WIND: Significant funding and engineering efforts are being channeled toward making floating wind farms in the Gulf of Maine a reality amid fears from fishers that the infrastructure will hurt their work and marine life. (Boston Globe)

ALSO: Rhode Island Energy issues a request for proposals for up-to-1 GW worth of offshore wind power projects; the utility expects to announce winning bidders by August 2023. (Market Watch)

• An energy developer intends to soon ask New York energy regulators to approve a 240 MW solar array in the northern part of the state. (NNY360)
• Officials in Augusta, Maine, want to reconsider local solar development rules because of residential frustration with new installations at two interstate interchanges, even though the rules wouldn’t apply to the locations in question. (Sun Journal)
• A New Jersey city will spend $700,000 in state funds to buy 200 solar-powered garbage-compacting cans with sensors to signal when they are full — a plan not all residents are backing. (Paterson Press)

BUILDINGS: To reduce car reliance and encourage more housing construction, officials in a Vermont city consider striking minimum parking requirements for residential properties. (Burlington Free Press)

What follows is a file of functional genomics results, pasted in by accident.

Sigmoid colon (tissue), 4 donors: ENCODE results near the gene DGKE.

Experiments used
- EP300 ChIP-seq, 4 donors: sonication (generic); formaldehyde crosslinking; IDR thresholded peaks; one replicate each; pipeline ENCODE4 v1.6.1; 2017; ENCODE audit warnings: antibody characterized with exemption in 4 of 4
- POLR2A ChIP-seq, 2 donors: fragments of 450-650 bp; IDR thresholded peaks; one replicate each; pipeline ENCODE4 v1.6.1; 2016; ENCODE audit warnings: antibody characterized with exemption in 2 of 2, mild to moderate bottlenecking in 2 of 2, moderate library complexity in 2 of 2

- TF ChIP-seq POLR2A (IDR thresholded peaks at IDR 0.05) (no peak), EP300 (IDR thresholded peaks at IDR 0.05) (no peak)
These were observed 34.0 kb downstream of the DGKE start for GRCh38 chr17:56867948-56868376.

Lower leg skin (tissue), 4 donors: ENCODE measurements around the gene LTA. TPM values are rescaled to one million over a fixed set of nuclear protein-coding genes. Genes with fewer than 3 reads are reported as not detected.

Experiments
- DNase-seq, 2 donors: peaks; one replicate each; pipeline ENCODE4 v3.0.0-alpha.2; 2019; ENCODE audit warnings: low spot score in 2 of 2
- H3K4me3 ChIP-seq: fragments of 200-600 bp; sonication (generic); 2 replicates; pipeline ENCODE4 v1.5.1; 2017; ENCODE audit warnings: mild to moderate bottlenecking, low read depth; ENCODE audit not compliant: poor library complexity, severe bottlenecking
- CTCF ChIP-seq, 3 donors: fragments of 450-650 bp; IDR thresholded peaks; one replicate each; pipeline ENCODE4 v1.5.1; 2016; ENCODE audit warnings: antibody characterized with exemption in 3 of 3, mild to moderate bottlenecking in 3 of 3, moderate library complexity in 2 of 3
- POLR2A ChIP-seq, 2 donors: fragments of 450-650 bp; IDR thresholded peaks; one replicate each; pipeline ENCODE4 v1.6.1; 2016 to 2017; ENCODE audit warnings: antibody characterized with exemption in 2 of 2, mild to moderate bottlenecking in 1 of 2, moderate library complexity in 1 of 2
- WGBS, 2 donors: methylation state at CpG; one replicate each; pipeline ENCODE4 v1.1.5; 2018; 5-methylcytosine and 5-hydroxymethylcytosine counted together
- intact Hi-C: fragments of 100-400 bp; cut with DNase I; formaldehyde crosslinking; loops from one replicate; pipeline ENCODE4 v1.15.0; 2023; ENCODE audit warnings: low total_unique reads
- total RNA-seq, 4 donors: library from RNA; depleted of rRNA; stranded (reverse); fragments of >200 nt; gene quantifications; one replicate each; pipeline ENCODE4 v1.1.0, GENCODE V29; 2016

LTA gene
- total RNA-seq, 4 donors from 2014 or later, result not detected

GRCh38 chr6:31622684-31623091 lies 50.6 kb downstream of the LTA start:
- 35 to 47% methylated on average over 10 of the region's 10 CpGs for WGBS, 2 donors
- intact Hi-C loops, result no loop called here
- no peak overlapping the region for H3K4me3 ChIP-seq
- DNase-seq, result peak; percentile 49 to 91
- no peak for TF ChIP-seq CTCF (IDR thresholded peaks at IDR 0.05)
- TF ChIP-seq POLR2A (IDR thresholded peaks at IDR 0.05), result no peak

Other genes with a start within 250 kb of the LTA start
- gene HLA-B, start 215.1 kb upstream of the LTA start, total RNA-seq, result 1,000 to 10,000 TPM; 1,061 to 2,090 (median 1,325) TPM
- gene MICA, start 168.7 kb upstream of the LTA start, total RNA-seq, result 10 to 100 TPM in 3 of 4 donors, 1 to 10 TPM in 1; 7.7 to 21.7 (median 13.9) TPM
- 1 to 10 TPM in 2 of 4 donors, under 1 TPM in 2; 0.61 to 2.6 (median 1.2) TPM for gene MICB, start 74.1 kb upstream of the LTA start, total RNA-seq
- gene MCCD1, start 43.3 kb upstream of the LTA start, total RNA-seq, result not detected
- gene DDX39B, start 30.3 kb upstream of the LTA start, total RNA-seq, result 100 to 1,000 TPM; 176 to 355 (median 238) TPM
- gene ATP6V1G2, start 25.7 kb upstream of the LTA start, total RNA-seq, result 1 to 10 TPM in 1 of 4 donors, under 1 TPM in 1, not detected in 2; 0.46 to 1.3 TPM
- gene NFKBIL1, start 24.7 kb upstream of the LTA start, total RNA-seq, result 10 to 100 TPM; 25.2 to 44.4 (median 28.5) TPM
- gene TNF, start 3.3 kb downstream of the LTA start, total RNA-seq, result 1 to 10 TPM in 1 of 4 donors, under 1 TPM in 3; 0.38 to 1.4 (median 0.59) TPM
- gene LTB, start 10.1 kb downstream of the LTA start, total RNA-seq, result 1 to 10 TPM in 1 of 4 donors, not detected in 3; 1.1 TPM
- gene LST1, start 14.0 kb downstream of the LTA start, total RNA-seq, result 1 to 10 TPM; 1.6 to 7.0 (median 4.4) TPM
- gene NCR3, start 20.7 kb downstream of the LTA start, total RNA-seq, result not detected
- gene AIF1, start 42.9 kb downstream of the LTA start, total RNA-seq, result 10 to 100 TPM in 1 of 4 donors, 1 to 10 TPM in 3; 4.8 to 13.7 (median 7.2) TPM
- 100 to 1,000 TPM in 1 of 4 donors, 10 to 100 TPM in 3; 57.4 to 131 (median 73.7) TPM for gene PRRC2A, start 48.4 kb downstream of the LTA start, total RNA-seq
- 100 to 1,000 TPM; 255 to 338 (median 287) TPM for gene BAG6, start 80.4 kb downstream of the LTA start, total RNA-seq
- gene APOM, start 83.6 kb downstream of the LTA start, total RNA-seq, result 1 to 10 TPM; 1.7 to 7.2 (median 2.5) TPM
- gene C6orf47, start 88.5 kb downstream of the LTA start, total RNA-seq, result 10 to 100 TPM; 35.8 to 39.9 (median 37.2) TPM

CLIMATE: Board members in a downstate New York town are worried about how the state’s climate mitigation goals will impact low-to-middle-income families and whether energy siting rules give them enough autonomy. (Daily Freeman)

• A New York legislator wants his state to create a short-term middle-income home energy payment program and suspend some home heating fuel taxes to mitigate rising energy costs. (Post-Journal)
• New Yorkers are buying up firewood in droves as concerns rise over the mounting cost of different home heating fuels this winter. (Times Union)

OIL & GAS: New England’s reliance on imported LNG could tack another $22.00 onto a typical Maine home’s monthly electric bill next year. (Portland Press Herald)

INCINERATION: In Pennsylvania, environmentalists aim to stop a local solid waste authority from sending its incineration plant ash to a southeastern township’s landfill due to pollution concerns. (Reading Eagle)

GRID: National Grid and a Massachusetts startup work to develop a transmission line that can carry up to 10 times more electricity than a current standard line by utilizing liquid nitrogen. (Boston Globe)

PIPELINES: The developers of the Colonial Pipeline finish construction of a new jet fuel delivery facility that connects Philadelphia’s main airport with the pipeline. (news release)

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Bridget is a freelance reporter and newsletter writer based in the Washington, D.C., area. She compiles the Northeast Energy News digest. Bridget primarily writes about energy, conservation and the environment. Originally from Philadelphia, she graduated from Emerson College in 2015 with a degree in journalism and a minor in environmental studies. When she isn’t working on a story, she’s normally on a northern Maine lake or traveling abroad to practice her Spanish language skills.